COVID-19 will be part of all of our biographies.
Ray Pennings
Executive Vice President

This quick-read newsletter curates resources of value regarding faith and public life targeted towards business and community leaders.


May 1, 2021

COVID-19 will be part of all of our biographies. We’ve been asked to do things we never imagined doing and challenged by questions we had hardly contemplated. We are all “so done with it” (writing as I am in Ontario where the lockdown rules are stricter today than at any time in the past 13 months) while the malaise that the New York Times rightly labelled “languishing” seems widespread.

In the fog of our collective languish, many no longer muster the energy to do the hard work of understanding the complexity of COVID or think innovatively. Debate has been reduced to tweeting bumper-sticker slogans; the social solidarity of “we’re in this together” has given way to good guy/bad-guy narratives.  

In this context, the temptation to lionize or demonize almost everyone around us blurs our judgment. We are upset with the political decisions made and point out their ineffectiveness. A change of course just proves that the leader was originally wrong. A tearful apology is a sign of weakness and incompetence. A pastor told me he was feeling guilty because some of his colleagues were facing legal troubles for leading worship services but he wasn’t yet. Did that mean he was being less faithful for the gospel? The youngest person who dies from COVID; the oldest person who gets vaccinated; the overwhelmed doctors and nurses in ICU wards doing the double-shifts and breaking down on camera – the coverage is mostly emotion and dramatic image.

I don’t mean to minimize any of the depth of pain or the reality of the challenges that any of these images represents. I only mean to point out that in this languish stage, the public processing of our present circumstance has shifted from the cognitive to the emotive. Our evaluation of the situation has less place for nuance and the players are categorized as heroes or villains, martyrs or victims.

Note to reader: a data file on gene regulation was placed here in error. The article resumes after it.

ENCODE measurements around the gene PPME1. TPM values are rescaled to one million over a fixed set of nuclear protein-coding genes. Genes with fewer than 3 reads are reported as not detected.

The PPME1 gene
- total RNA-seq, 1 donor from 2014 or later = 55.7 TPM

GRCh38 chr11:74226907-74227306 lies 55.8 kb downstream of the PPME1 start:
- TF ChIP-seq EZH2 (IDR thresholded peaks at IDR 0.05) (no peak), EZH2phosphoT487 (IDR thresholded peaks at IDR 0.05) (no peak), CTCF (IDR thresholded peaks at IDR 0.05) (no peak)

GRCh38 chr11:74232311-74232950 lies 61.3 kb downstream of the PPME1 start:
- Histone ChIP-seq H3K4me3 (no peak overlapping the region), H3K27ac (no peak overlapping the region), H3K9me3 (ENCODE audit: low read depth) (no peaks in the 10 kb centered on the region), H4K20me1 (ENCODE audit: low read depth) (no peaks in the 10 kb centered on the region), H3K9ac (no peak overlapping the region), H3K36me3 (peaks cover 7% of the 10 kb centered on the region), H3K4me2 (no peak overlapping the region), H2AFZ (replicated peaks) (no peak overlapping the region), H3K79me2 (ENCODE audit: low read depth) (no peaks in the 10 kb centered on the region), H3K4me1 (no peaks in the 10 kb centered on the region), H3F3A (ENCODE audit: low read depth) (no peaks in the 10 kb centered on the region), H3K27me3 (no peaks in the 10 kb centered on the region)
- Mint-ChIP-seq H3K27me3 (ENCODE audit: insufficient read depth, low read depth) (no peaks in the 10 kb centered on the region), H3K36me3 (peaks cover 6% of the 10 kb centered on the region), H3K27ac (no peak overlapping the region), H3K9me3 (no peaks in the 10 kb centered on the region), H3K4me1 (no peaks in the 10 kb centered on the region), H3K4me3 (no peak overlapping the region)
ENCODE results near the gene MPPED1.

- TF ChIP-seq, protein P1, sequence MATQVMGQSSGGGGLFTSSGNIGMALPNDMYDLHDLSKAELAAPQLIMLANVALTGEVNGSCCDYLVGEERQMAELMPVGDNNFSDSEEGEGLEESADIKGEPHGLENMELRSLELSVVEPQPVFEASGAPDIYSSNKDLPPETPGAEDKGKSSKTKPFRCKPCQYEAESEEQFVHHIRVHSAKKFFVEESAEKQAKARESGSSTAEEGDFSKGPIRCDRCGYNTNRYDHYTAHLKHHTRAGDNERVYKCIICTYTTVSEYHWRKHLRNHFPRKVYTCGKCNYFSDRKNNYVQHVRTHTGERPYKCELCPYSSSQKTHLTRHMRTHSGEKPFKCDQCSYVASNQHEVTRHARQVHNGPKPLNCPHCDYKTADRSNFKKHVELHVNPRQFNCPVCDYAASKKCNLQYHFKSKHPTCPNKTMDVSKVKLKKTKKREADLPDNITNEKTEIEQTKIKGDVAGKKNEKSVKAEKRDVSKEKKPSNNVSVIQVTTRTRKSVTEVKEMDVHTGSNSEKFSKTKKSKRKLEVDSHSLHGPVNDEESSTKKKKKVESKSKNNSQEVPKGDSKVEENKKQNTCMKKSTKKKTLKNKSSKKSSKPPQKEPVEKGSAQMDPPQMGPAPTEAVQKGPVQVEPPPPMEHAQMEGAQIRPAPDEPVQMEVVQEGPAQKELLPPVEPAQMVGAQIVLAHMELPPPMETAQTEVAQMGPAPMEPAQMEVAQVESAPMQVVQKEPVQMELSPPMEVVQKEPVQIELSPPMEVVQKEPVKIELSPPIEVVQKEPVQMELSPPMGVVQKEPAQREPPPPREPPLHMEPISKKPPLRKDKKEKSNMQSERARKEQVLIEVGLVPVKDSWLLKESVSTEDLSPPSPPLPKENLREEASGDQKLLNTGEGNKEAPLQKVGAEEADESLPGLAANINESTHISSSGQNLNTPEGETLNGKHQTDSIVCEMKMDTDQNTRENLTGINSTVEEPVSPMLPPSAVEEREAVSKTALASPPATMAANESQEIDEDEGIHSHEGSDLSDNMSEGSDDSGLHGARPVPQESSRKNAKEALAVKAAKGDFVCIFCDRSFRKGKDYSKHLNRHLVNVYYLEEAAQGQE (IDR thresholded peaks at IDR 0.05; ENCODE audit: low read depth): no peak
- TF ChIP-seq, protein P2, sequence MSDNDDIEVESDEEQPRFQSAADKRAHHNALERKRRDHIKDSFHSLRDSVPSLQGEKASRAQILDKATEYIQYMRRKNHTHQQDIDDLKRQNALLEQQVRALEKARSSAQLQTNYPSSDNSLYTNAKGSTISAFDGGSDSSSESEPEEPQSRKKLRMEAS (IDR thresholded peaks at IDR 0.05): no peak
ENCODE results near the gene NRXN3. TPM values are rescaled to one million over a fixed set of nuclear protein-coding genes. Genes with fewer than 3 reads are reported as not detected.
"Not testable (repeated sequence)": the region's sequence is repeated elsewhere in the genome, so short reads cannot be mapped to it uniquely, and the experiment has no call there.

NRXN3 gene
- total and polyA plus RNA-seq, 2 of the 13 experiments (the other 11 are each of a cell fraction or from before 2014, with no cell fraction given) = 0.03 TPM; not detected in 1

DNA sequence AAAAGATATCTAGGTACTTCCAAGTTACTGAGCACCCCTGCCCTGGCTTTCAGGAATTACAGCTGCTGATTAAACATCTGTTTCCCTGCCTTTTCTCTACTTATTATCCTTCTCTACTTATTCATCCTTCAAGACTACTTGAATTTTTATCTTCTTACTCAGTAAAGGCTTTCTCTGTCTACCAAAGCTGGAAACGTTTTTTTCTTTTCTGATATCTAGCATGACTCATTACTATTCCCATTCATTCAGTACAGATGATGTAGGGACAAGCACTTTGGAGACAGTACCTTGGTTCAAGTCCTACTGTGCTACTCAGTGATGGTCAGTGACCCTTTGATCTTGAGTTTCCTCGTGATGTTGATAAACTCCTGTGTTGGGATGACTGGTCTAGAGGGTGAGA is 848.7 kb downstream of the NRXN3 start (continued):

My own reading this week included some reflections on a sermon by St. Augustine, preached in the year 397. Martyrdom was very real in the living memory of the early church and Augustine was asked to preach at a “festival of the martyrs.” However, Augustine goes out of his way to avoid heroizing the martyrs, contrary to most who celebrated them as “muscular athletes” or “triumphant stars of the faith.” Instead, Augustine deliberately aimed to make the celebration “less dramatic, so as to stress the daily drama of God’s workings in the heart of the average Christian.”

“God has his martyrs in secret,” Augustine told his audience. “Sometimes you shiver with fever; you are fighting. You are in bed: it is you who are the athlete.”

When media coverage seems little more than a “Festival of the COVID-Fight,” it is useful to be reminded of the learning and growth that can take place in the ordinary. In languishing times, we don’t need martyrs. We need friendships. We need to remember history and learn from those who have walked troubled roads before us. We need to seek and give forgiveness, and let neither the emotion of the news coverage nor the pique of the moment rupture our everyday relationships. Give thanks for the gifts of the moment and plan for the future, recognizing these plans may have to be held lightly.

Another week. A continued need for ordinary grace in languishing times.



Keep the Apron, Cut the Strings

A number of policy organizations, headed by the Canada West Foundation, collaborate on an annual survey relating to governance in Canada. This year’s survey examined whether a year of COVID focus had changed the expectations that Canadians had of their governments. While there is a bit of nuance to the answer that policy nerds might pay attention to, the basic answer is “no.” For the most part, attitudes remain unchanged from previous surveys. ​​​I did find the question of provincial “opting out” of federal programs with compensation to be of interest.​​

As has been the case for the past few decades, Canadians as a whole are almost equally divided on the question, although Quebec which once was a total outlier is being joined by Alberta and Saskatchewan in championing provincial rights. Interestingly, in the rest of Canada this is a question that divides across ideological lines. In Quebec, however, the numbers hold constant right across the political spectrum. Bottom line? Most Canadians still want the money transferred – just not with strings attached.

Canada West Foundation 2021​​



Last Card

UNO what? After more than a year of signing off this weekly newsletter with a lighter wordplay touch, I need to ‘fess up. This last paragraph has become a bit of a game between certain colleagues and me. When distributing the deck, they think pun cards should be discarded as jokers. They keep raising the stakes but I remain all in. The sign-up page for this newsletter (which they control) insists that this paragraph is the reason Insights continues to be a free newsletter. Well, I am going to raise them one. If anyone is on the side of the readers, it is I in wanting to let you cash in your Saturday morning chips without a surcharge. My colleagues can skip their turn if they want to but I am not playing any Change Direction cards. The newsletter remains free – pass it along to your friends to join our Saturday morning Insights team. Last card. I’m out.

Photo by Karla Hernández via